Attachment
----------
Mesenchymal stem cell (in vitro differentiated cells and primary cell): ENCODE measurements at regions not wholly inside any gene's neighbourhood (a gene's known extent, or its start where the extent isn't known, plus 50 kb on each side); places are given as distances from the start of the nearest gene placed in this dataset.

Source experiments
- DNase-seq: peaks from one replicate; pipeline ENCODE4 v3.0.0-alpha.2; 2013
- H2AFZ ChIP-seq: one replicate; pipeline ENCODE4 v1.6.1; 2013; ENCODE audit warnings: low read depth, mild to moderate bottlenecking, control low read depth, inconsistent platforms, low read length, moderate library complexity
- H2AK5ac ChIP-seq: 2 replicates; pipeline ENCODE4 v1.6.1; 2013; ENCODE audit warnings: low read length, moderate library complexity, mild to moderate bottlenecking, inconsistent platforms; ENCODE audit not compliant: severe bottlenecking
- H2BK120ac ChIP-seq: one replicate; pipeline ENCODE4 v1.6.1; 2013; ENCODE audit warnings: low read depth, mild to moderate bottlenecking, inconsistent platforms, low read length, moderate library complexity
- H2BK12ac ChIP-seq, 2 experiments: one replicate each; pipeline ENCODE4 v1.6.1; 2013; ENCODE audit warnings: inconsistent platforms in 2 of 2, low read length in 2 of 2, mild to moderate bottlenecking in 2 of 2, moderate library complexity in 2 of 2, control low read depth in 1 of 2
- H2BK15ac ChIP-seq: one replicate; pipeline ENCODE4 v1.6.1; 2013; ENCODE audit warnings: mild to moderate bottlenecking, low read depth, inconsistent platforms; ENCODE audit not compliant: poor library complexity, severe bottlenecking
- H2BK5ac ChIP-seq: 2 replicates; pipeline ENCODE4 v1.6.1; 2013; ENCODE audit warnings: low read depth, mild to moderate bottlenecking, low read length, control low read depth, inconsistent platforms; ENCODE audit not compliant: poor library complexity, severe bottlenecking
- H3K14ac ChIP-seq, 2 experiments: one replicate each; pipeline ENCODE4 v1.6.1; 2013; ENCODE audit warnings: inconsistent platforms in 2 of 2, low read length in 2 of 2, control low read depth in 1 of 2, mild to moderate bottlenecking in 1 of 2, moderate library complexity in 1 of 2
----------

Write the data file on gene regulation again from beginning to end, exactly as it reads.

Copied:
Mesenchymal stem cell (in vitro differentiated cells and primary cell): ENCODE measurements at regions not wholly inside any gene's neighbourhood (a gene's known extent, or its start where the extent isn't known, plus 50 kb on each side); places are given as distances from the start of the nearest gene placed in this dataset.

Source experiments
- DNase-seq: peaks from one replicate; pipeline ENCODE4 v3.0.0-alpha.2; 2013
- H2AFZ ChIP-seq: one replicate; pipeline ENCODE4 v1.6.1; 2013; ENCODE audit warnings: low read depth, mild to moderate bottlenecking, control low read depth, inconsistent platforms, low read length, moderate library complexity
- H2AK5ac ChIP-seq: 2 replicates; pipeline ENCODE4 v1.6.1; 2013; ENCODE audit warnings: low read length, moderate library complexity, mild to moderate bottlenecking, inconsistent platforms; ENCODE audit not compliant: severe bottlenecking
- H2BK120ac ChIP-seq: one replicate; pipeline ENCODE4 v1.6.1; 2013; ENCODE audit warnings: low read depth, mild to moderate bottlenecking, inconsistent platforms, low read length, moderate library complexity
- H2BK12ac ChIP-seq, 2 experiments: one replicate each; pipeline ENCODE4 v1.6.1; 2013; ENCODE audit warnings: inconsistent platforms in 2 of 2, low read length in 2 of 2, mild to moderate bottlenecking in 2 of 2, moderate library complexity in 2 of 2, control low read depth in 1 of 2
- H2BK15ac ChIP-seq: one replicate; pipeline ENCODE4 v1.6.1; 2013; ENCODE audit warnings: mild to moderate bottlenecking, low read depth, inconsistent platforms; ENCODE audit not compliant: poor library complexity, severe bottlenecking
- H2BK5ac ChIP-seq: 2 replicates; pipeline ENCODE4 v1.6.1; 2013; ENCODE audit warnings: low read depth, mild to moderate bottlenecking, low read length, control low read depth, inconsistent platforms; ENCODE audit not compliant: poor library complexity, severe bottlenecking
- H3K14ac ChIP-seq, 2 experiments: one replicate each; pipeline ENCODE4 v1.6.1; 2013; ENCODE audit warnings: inconsistent platforms in 2 of 2, low read length in 2 of 2, control low read depth in 1 of 2, mild to moderate bottlenecking in 1 of 2, moderate library complexity in 1 of 2